Teen recovers after dog attack
JONES — Two months after being viciously attacked by a family member’s dog, a Jones teenager is undergoing numerous surgeries as he continues to recover from his injuries.
Tristan Scott, a freshman at Billingsley High School, had walked about a half-mile from his home to his cousin’s house in Jones on Sept. 10 to watch movies with family members.
Scott, having arrived earlier than others, was in the process of helping his cousins unload groceries from their truck, when the family’s pit bull leapt up, biting his face.
The attack was devastating. The dog, which was later put down, had done almost indescribable damage.
“The skin, from what I understand, was ripped all the way across his hairline,” said Tristan’s mother, Janell Scott. “The dog caught him under the nose and under the hairline, making kind of a horse shoe indention over his eyebrow. He has a scar from one side of his hairline to the other side, and down all the way to his nose.”
Since Tristan had walked to his cousin’s house before she headed that way, Janell did not witness the attack herself, and had to catch up with the family who had already raced him to Vaughn Regional Medical Center in Selma.
“I was five minutes behind him. When I got down there, they told me what happened, and I rushed to the hospital and they were just getting in and trying to figure out what to do for him,” Janell said.
After staying in Selma for a few hours, Tristan was transported by ambulance to UAB Hospital in Birmingham. He was eventually transported to Abbott Northwestern Hospital in Minneapolis.
“UAB is a trauma hospital, and they had done just about all they could up there,” Janell said. “At UAB, they told us they had never seen a person that torn up actually live.”
Janell said her son has undergone several surgeries to repair the extensive damage caused by the attack.
“They took the skin out of his mouth to reconstruct the nasal passages up to his skull,” Janell said. “They took the skin off of his forehead and turned it around and brought it down to make him a nose covering, and they took and put some of the skin up separating his eye balls.”
Janell said damage to his sinuses left Tristan extremely vulnerable to infection, something his doctors are well aware of.
“They are doing outpatient surgeries on him because they don’t want him around people,” Janell said. “If he gets a cold or if he gets sick, he can’t blow his nose. It would undo everything they have done.”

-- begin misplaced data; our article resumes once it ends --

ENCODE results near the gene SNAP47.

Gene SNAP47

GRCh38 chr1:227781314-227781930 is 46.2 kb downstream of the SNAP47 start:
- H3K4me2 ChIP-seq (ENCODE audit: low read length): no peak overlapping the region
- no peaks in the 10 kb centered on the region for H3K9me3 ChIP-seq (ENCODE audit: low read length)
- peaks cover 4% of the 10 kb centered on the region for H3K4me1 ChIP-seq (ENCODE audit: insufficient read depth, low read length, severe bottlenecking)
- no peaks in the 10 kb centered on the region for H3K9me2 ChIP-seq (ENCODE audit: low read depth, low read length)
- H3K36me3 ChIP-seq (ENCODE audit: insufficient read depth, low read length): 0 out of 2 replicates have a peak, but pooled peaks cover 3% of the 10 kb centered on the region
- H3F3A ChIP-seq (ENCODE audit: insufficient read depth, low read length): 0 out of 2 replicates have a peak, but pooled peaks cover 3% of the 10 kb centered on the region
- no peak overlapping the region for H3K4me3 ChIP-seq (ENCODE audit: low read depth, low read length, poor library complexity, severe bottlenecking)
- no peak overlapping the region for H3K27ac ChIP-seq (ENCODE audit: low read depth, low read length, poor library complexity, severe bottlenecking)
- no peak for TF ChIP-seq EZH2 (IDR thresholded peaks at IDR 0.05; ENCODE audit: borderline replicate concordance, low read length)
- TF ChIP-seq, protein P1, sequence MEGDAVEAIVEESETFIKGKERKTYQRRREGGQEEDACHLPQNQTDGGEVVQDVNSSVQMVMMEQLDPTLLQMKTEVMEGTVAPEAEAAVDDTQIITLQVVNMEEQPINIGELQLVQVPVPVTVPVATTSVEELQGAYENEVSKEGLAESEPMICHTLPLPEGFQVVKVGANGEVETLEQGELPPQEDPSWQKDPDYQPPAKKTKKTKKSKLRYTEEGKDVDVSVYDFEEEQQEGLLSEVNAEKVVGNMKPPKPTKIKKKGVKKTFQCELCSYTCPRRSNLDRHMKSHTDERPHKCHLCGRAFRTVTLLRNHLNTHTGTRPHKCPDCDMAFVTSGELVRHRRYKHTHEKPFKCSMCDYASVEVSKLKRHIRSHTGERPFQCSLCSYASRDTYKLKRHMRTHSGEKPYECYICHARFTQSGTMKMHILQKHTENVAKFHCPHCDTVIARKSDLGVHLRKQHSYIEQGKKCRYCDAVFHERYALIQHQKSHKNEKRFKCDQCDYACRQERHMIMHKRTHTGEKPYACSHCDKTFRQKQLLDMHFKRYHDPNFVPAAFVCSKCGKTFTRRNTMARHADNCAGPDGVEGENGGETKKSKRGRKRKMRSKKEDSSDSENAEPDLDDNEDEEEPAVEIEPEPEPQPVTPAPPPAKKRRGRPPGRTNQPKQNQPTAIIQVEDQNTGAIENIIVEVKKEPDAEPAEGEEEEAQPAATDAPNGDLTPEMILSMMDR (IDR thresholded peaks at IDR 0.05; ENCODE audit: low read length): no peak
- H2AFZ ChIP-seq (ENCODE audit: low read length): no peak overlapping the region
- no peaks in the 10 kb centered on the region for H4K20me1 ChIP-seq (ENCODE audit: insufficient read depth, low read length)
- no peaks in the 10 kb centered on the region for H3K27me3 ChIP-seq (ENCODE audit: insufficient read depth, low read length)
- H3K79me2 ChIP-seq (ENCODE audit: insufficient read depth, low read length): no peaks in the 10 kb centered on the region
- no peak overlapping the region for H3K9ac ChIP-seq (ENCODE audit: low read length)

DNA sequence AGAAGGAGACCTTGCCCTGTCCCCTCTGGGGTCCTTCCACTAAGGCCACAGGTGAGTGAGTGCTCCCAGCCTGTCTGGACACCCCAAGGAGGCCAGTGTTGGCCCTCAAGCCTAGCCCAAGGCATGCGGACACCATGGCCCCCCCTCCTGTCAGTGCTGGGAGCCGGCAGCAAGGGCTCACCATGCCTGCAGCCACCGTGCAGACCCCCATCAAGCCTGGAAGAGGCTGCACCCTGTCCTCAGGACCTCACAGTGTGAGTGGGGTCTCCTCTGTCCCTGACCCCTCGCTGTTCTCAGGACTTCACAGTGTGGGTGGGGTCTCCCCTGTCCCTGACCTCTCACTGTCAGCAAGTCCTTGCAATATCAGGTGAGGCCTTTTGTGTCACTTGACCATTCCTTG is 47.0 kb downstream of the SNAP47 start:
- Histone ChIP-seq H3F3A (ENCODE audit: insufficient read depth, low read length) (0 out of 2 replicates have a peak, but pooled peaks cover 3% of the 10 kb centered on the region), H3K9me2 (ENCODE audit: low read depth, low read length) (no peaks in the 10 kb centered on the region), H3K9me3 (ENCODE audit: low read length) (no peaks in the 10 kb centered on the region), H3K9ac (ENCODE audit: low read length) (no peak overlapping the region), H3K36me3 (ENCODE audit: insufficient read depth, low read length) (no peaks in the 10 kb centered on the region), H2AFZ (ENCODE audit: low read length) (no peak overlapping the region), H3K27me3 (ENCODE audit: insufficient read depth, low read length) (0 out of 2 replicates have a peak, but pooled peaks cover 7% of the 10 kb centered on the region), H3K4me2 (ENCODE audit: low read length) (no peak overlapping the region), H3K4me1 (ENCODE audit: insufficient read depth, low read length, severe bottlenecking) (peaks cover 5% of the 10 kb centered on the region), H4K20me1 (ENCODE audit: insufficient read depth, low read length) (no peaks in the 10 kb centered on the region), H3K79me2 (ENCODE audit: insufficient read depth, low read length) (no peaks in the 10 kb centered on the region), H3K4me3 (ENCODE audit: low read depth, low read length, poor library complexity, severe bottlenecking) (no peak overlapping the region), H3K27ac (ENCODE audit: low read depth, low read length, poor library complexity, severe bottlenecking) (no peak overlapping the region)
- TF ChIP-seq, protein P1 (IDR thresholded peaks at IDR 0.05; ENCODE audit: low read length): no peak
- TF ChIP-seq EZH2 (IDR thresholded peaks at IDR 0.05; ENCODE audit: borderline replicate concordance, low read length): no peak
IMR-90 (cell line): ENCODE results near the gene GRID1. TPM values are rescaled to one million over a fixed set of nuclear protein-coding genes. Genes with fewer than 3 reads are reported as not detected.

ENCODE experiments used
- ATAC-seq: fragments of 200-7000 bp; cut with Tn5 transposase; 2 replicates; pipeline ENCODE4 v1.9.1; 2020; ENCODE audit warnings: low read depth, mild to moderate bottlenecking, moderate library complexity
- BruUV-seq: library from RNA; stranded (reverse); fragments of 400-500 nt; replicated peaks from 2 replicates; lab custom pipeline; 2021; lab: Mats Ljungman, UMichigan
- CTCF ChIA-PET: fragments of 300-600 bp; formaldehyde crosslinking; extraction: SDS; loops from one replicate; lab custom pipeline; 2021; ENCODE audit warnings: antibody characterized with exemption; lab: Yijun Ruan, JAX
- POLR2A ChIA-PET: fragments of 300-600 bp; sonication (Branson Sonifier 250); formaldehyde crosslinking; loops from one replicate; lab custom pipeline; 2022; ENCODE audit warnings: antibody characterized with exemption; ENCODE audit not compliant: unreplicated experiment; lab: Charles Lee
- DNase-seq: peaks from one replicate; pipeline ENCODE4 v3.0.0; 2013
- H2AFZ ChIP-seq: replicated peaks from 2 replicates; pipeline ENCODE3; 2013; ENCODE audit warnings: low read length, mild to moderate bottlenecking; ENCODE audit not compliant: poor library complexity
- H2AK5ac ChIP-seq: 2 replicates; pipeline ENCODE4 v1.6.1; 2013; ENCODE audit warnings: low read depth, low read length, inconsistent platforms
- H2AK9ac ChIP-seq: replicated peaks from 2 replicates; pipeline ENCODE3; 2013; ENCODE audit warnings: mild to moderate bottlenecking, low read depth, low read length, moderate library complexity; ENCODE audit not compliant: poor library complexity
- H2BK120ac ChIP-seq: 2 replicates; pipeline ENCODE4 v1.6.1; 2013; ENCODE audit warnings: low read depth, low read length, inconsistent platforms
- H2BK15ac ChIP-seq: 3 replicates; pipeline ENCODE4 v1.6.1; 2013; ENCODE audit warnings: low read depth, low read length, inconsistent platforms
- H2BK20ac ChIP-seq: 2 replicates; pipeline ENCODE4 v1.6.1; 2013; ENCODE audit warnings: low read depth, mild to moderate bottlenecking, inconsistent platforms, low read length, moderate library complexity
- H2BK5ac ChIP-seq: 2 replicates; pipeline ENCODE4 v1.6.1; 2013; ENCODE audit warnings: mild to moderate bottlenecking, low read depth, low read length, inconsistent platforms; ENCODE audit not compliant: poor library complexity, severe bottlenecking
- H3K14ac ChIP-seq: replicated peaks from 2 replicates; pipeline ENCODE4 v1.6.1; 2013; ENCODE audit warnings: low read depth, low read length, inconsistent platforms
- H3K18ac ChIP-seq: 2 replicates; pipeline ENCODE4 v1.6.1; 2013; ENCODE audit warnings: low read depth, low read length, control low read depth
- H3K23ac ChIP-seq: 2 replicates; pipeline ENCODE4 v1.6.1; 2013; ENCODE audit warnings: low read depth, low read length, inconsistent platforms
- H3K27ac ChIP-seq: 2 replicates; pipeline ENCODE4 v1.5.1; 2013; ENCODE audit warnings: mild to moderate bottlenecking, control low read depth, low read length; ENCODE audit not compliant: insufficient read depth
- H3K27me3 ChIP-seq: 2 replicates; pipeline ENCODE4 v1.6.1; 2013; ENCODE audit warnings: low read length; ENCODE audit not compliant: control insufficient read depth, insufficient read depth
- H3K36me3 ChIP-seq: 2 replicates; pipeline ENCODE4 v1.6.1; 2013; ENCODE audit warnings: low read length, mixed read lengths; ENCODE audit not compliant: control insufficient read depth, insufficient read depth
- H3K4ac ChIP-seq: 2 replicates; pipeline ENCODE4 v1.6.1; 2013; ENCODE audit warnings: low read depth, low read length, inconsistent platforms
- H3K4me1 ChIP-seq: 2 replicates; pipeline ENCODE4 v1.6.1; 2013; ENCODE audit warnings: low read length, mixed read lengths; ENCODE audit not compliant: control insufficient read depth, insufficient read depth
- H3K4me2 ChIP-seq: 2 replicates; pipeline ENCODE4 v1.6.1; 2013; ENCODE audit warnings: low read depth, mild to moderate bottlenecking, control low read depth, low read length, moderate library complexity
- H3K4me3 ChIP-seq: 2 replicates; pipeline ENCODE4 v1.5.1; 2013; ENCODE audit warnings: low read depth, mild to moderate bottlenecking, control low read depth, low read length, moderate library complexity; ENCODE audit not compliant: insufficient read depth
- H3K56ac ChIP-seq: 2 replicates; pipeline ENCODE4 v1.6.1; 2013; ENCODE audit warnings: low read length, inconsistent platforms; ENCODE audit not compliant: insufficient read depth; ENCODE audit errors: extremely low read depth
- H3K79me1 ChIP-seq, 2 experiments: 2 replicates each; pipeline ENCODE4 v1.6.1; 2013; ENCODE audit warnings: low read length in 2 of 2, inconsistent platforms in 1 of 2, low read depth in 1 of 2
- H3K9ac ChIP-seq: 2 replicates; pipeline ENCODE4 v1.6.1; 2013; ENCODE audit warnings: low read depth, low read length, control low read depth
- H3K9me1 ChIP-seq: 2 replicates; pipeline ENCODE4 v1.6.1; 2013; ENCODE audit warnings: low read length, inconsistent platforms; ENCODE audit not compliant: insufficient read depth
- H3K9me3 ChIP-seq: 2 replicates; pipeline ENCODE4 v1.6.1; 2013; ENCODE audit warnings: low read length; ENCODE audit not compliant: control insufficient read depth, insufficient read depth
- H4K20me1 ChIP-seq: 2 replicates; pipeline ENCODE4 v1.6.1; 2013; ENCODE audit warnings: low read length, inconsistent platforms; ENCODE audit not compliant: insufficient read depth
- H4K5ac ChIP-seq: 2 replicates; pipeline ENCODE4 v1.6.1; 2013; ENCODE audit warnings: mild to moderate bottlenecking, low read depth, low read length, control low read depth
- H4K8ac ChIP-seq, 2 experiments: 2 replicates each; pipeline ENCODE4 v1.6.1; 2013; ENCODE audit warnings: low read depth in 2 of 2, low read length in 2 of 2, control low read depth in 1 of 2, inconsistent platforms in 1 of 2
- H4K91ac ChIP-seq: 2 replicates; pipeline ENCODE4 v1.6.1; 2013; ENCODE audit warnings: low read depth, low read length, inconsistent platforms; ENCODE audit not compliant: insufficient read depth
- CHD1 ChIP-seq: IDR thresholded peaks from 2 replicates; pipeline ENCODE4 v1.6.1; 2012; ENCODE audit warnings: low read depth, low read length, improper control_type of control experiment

Tristan’s sister, Mischia Flood, is living in Minneapolis with her husband and has been able to spend time with him as he works to recover, a blessing for him since his mother is disabled and unable to join him in Minnesota.
Flood said the road to recovery will not be easy for her younger brother.
“Right now he is between surgeries,” Flood said. “So he goes back in early November for another check up to see how the swelling is going down, to see when to schedule his next surgery.”
Flood said the surgical results have already done more than she could imagine.
“He looks good considering he had no nose to begin with,” Flood said. “They’re thinking he should have three or four more surgeries, to where he is comfortable with it. But, I mean, he has lots of scars.”
Able to speak this week over the telephone, Tristan said he is beginning to come to grips with what happened, and what lies ahead for him.
”I’ve had to sit down and think about what happened and try to remember how it happened,” Tristan said. “I mean, when you get bit by a dog, you look at yourself differently.”
Along with the constant attention by family and medical personnel in both Alabama and Minnesota, Tristan said the outpouring of support from the staff and students at Billingsley High School has really been something humbling to receive.
“It made me feel kind of depressed,” Tristan said. “I didn’t think everybody noticed me at school, until I realized that everybody wants me back at school.”
With several surgeries behind him, and several more likely in his future, Tristan said he is doing his best.
“I’m holding up OK,” he said.
A checking account at Wells Fargo has been established to help pay for some of the mounting medical expenses.